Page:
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OpenLampTech - Developer Interview with Will Earp
Veteran professional web software developer Will Earp is making the web a safer place. Learn about this inspiring work and more here in OpenLampTech.
Welcome to this OpenLampTech text-based developer interview.
In the recent past, I shared in a Reddit post that I was searching for developers who were interested in participating in a text-based interview for the OpenLampTech publication.
I am super-excited that Will Earp agreed to participate in this developer interview for the OpenLampTech readers.
And now without any further adieu, on to the interview.
Q: Please introduce yourself and tell us what you currently do for a living.
I’m Will Earp, professional web software developer since 1998. I am the Digital Experience Manager at a charity called SWGfL, the charity helps people benefit from technology, free from harm.
We do this through a number of projects and products, we are ⅓ of the UK Safer Internet Centre, we run the Revenge Porn Helpline, we connect governments and industry helping raise awareness and develop online safety policy, and we develop tools to help improve online safety within schools.
We also run a platform we developed with Meta called StopNCII that prevents intimate images from being shared on social media platforms.
In my spare time, I have developed some PHP minification tools, a user agent parser, and an ES6 jQuery clone.
Q: What PHP framework(s) and/or CMS(s) are you interested in the most or currently using and why?
I started doing PHP when there were no frameworks, so I have always developed everything I need myself. Over my career, I have developed a number of frameworks and CMS’s. At SWGfL all our systems are built using an in-house developed framework.
It is surprising how little core code you need to build a dynamic website, an autoloader, a database class, and a template renderer. CMS’s are more complex, they need forms management, and of course the CMS program.
Q: Do you think it is important for developers to know some SQL and not rely solely on an ORM? Why or why not?
Databases are the powerhouse behind every dynamic website, I have always written or generated my SQL for fetching and managing that data. So for me, a solid knowledge of SQL is essential.
Q: What is one piece of software that you just cannot live without and why?
Browser. It is the window to the web and the target of most of my code.
My flavour is Firefox Developer Edition, apart from the fact it is a superb piece of software, their motivation for building it is to make the Web a better place, which sits well with my ethos.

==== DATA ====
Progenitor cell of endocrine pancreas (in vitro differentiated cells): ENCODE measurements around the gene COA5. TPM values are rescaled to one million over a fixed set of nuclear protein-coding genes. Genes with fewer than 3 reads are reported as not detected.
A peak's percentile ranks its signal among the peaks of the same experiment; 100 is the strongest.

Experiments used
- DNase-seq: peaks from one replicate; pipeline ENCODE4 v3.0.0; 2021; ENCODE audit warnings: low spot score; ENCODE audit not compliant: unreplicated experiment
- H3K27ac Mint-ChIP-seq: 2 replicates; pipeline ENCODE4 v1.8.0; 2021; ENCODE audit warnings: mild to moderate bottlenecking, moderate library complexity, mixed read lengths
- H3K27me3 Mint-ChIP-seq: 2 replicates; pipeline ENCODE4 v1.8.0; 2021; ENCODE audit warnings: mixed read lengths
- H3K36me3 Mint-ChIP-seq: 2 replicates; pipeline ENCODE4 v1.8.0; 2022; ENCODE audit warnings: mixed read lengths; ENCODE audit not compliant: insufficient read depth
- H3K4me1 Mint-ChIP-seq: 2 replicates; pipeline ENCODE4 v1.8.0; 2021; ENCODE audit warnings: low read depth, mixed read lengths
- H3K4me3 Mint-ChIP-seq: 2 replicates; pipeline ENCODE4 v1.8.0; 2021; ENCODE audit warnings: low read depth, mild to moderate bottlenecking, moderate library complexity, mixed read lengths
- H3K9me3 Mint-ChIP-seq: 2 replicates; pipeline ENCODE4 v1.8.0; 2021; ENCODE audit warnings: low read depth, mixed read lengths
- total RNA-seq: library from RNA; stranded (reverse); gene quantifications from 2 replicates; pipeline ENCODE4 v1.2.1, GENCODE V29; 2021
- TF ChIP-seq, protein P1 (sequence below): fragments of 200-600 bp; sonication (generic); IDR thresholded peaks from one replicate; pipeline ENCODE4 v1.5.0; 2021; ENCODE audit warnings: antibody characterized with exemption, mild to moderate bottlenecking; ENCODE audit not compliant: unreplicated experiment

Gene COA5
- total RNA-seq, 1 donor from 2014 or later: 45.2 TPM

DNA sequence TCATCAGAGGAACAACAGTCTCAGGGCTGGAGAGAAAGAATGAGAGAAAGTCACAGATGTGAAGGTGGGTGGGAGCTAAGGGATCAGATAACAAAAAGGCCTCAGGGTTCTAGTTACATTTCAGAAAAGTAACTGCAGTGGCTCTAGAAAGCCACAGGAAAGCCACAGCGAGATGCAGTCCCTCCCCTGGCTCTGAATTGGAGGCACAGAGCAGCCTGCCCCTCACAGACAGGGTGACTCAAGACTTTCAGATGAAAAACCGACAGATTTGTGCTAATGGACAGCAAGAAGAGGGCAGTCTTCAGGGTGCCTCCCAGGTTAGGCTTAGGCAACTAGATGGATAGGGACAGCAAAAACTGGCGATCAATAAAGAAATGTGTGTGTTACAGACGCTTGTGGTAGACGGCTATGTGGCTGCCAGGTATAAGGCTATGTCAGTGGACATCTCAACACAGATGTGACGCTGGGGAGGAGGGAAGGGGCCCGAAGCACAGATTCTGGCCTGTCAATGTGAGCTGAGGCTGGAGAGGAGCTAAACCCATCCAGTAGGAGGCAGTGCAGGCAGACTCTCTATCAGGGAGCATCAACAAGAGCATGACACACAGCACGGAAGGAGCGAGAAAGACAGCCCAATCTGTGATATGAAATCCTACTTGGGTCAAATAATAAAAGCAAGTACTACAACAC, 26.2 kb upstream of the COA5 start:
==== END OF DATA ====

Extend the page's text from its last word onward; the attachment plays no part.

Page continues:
Q: You type all of your code in which IDE/Text Editor/Software?
Every IDE I pick seems to end up being discontinued! I started with Allaire HomeSite, they stopped making that because it got bought by Macromedia. I then moved on to Dreamweaver, until they got bought by Adobe. Then it was a PHP-specific version of Eclipse (can’t remember the name), they stopped making that because there was a plugin called PDT. I tried that but didn’t get on with it. So I started using Atom, and of course, when Microsoft acquired GitHub, they stopped making that too.
So now I use VSCodium. It is basically VSCode, but it is built from the open-source repository and doesn’t have any of the Microsoft-specific stuff in it.
Q: How has working as a web developer/designer/professional benefited you other than the obvious paycheck and monetary value?
I just love being creative with computers, I would probably do it whether I was getting paid or not! I am very lucky that I have spent my career building my own frameworks and software, really I am just getting paid to do my hobby.
Building open-source software has definitely made me a better developer, it taught me how to write better documentation, how to write unit tests, setup CI/CD pipelines, and improve code and delivery performance. With no deadlines or outside influence you can perfect your passion projects, and make it the best it can be.
In my work life, I am proud of what my team and I have built, especially when it helps people. We built a chatbot that helps victims of harmful content and intimate image abuse get support and report their content so we can get it taken down for them. We also built a platform called ProjectEVOLVE to help teachers teach online safety resilience to children and track their progression, which is now used by around half the schools in the UK.
Q: Do you have a book, newsletter, blog, podcast or other resource you would recommend to other developers?
Q: What hobbies or activities do you do for fun?
Mostly programming, but I also cycle, play with my kids, and follow Formula 1.
Q: Where can readers go to learn more about you and any projects you may have going?
You can find out all about my work on my portfolio https://hexydec.com/.
Q: Is there anything else you'd like to add or share with the OpenLampTech readers?
Building open-source software is a great way to become a better developer, and may reignite your passion for development if your job has been getting you down.
You don’t have to build something revolutionary, just find something you need, where perhaps what you are using currently isn’t quite up to scratch. Perhaps you could do a better job? I guarantee you will learn a whole lot, and you will be a better developer for it.
Thank you, Will Earp, for sharing your knowledge and insights with the OpenLampTech newsletter readers and community!
Thank you for reading. I hope you have a great rest of your week.
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